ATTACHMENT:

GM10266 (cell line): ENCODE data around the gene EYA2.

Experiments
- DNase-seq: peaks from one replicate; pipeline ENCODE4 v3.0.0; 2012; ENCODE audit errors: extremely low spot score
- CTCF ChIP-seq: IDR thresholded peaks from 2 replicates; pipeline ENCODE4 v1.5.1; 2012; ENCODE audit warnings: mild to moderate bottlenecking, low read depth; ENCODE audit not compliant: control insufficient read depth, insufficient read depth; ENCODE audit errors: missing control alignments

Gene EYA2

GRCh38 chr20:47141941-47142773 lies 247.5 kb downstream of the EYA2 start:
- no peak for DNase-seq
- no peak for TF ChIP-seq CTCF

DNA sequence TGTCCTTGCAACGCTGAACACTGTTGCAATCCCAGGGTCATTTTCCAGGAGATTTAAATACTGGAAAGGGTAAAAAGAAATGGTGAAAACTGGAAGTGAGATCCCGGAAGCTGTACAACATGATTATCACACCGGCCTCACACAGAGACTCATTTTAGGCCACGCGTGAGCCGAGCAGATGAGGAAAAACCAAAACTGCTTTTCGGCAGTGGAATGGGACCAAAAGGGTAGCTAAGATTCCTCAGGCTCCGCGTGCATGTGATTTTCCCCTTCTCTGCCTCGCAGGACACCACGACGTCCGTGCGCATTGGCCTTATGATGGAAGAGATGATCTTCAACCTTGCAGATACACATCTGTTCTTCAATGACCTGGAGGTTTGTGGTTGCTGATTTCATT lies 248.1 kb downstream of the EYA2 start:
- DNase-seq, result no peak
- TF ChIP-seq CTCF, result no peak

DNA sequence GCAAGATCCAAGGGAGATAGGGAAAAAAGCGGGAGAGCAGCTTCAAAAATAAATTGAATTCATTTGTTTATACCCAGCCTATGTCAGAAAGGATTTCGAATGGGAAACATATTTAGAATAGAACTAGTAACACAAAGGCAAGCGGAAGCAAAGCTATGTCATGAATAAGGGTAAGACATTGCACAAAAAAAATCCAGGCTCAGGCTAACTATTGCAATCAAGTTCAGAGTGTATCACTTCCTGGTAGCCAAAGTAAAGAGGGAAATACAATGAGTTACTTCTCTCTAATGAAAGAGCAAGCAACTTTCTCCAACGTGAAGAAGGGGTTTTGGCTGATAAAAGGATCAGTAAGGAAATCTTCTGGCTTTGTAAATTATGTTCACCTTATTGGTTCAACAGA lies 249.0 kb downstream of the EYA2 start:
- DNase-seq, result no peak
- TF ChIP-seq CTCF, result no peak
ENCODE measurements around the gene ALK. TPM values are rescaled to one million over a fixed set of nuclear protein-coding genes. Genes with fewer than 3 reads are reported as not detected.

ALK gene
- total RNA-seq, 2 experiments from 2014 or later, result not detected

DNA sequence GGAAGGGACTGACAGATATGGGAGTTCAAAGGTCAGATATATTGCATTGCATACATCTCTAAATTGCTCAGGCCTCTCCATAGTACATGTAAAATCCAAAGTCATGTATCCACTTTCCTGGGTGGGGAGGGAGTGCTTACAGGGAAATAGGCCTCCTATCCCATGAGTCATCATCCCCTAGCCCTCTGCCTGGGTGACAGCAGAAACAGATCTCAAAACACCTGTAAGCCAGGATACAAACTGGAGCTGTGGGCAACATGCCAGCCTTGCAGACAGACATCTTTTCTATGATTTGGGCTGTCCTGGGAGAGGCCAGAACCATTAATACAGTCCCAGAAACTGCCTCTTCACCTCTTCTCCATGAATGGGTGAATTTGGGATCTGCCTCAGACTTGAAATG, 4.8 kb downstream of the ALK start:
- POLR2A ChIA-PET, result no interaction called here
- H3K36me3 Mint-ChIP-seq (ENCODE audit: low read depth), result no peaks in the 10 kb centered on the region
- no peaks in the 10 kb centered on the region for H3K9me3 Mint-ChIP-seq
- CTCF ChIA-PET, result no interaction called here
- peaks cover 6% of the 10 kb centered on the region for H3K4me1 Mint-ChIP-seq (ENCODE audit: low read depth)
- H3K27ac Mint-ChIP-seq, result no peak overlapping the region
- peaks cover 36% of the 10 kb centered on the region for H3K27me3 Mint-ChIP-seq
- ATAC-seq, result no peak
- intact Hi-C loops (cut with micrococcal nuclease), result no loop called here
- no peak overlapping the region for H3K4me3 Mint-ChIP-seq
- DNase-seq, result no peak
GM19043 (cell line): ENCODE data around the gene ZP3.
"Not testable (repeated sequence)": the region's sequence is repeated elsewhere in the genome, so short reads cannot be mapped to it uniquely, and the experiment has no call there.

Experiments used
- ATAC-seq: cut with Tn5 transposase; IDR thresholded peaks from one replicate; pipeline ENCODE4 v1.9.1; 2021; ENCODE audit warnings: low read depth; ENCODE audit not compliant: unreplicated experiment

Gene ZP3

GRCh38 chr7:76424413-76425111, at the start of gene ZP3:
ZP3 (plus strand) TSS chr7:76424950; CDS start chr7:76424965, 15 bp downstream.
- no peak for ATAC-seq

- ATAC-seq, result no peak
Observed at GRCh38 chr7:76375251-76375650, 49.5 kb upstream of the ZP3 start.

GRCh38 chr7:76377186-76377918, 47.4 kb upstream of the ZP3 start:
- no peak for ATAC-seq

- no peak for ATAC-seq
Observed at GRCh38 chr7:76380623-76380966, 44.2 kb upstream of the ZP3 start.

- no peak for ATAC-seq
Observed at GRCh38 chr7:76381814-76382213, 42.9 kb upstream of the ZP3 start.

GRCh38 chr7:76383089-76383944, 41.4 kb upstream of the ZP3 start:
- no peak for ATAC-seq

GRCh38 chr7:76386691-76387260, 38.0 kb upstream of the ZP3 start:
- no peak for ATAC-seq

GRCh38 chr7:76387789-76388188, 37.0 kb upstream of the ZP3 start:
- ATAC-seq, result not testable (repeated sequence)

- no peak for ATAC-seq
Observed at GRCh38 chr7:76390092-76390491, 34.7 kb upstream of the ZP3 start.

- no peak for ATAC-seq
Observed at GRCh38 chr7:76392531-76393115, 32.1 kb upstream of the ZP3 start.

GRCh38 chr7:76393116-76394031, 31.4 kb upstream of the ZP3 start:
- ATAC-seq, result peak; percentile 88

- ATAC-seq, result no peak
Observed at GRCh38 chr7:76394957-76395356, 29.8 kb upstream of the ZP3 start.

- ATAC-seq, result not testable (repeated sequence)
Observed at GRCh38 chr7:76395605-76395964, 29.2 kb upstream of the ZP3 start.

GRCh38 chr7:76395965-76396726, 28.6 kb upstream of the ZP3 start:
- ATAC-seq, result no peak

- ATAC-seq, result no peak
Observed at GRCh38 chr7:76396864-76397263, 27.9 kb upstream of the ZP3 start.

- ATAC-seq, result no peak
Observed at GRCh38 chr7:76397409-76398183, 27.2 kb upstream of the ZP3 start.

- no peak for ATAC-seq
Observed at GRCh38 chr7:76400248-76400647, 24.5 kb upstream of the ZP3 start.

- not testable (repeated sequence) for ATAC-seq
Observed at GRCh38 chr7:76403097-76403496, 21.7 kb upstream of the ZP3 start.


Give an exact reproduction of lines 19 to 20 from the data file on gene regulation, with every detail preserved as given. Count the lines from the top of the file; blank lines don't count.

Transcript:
- POLR2A ChIA-PET, result no interaction called here
- H3K36me3 Mint-ChIP-seq (ENCODE audit: low read depth), result no peaks in the 10 kb centered on the region